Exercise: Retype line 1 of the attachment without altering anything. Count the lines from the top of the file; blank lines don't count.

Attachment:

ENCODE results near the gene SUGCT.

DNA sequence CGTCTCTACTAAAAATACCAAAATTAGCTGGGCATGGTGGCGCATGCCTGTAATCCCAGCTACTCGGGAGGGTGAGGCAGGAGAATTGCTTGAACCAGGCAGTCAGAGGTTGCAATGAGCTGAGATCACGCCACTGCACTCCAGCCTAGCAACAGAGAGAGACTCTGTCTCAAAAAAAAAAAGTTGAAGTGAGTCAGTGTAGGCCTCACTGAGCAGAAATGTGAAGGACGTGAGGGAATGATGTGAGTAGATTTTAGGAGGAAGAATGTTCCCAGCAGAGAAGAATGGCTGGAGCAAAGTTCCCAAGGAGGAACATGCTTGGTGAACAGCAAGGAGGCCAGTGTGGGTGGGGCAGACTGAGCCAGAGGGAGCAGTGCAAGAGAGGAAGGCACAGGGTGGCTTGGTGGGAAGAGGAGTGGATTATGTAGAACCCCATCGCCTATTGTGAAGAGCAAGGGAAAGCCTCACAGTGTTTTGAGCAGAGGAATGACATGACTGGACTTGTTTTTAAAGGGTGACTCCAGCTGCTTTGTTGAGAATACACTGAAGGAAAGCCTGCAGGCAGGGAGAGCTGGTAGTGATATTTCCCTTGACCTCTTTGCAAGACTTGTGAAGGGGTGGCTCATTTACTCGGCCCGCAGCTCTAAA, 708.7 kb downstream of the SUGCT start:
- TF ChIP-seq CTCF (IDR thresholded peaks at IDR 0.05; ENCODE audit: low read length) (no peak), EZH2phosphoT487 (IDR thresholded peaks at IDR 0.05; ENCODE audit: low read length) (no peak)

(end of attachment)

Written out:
ENCODE results near the gene SUGCT.